Art nouveau jewelry was popular during the late 1800s to early 1900s and featured many of the same characteristics of its counterparts in art, furniture, and sculpture. Popular themes in art nouveau jewelry were organic, curvilinear patterns that were based on natural forms and often featured flowers, plants, insects, or birds. New and alternative media and techniques were also important, and jewelry made from bone, wood, brass, and enamel were popular.
The art nouveau movement began in the late 1800s and continued through the early 20th century. It was popular in both the United States and Europe. Art nouveau stressed the idea of functional art and encouraged making everyday items into artwork. For example, furniture and cookware were decorated in the art nouveau style. Art nouveau jewelry as well as stained glass windows were also very common.
Characteristics of the art nouveau style included organic figures and curved lines. Floral patterns, vines, and leaves were widely used, and common themes included stylized, curvaceous images of women. Animals, including birds and insects, were also common in the movement's imagery. Colors were often bright and clearly defined.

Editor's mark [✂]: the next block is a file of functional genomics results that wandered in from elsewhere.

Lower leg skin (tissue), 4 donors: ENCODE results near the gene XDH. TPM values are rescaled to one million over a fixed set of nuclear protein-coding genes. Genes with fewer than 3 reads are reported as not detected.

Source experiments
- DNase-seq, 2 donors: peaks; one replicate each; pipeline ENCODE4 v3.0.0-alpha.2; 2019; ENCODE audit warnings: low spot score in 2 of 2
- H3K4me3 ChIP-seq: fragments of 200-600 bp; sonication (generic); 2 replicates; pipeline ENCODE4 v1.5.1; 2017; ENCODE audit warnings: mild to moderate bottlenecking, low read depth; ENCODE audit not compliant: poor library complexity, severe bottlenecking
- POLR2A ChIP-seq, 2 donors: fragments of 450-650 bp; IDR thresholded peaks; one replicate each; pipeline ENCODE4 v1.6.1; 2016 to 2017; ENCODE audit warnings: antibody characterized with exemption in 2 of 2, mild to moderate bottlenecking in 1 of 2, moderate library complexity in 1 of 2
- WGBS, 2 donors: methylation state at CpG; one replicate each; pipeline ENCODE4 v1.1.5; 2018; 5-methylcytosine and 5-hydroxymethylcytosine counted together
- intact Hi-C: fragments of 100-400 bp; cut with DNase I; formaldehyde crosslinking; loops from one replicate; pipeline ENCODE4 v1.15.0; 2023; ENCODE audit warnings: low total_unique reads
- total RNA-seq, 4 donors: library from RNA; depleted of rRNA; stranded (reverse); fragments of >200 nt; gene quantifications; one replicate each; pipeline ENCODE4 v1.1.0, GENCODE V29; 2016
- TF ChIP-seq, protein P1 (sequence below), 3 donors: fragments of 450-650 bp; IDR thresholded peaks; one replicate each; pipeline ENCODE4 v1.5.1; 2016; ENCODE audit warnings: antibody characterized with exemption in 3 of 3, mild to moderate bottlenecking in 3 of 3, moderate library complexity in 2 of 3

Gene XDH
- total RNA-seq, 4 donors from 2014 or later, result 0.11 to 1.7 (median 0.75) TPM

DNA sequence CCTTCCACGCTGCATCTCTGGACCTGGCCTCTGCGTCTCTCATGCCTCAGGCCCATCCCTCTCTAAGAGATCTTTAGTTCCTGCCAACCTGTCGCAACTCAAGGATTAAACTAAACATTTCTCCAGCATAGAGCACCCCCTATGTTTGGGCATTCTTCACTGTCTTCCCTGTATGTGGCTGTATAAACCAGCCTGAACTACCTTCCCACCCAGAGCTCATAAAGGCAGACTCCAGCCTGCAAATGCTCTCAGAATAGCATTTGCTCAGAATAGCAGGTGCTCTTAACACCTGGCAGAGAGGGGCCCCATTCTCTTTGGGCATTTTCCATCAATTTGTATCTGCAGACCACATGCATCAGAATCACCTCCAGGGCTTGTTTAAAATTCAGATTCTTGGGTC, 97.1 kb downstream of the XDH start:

Much like the artwork, art nouveau jewelry also focused on organic, natural figures. Butterflies, bees, and other insects were common themes in work from this time period. Often these creatures would be incorporated into necklaces or brooches.
Due to art nouveau's concern with artistic craftsmanship and beauty in everyday objects, art nouveau jewelry stressed the inherent beauty of the piece rather than the value of its materials. It was not uncommon for non-traditional, inexpensive materials to be used in these pieces. Wood, bone, and semi-precious metals or stones were often used.
Another often used material in art nouveau jewelry was enamel. Enamel is a type of paint that dries very hard and may look like a jewel or piece of stone in a finished work. It is typically brightly colored. Enamels may have been used to fill channels in gold jewelry or to create a stained-glass appearance on certain pieces.
Jewelry of the art nouveau period differed greatly from the jewelry that came before it. Victorian jewelry was often heavy and designed using early classical or gothic styles. Art nouveau emphasized lightness in both look and feel and was first adopted by some of the era's movie stars, which quickly made the style popular.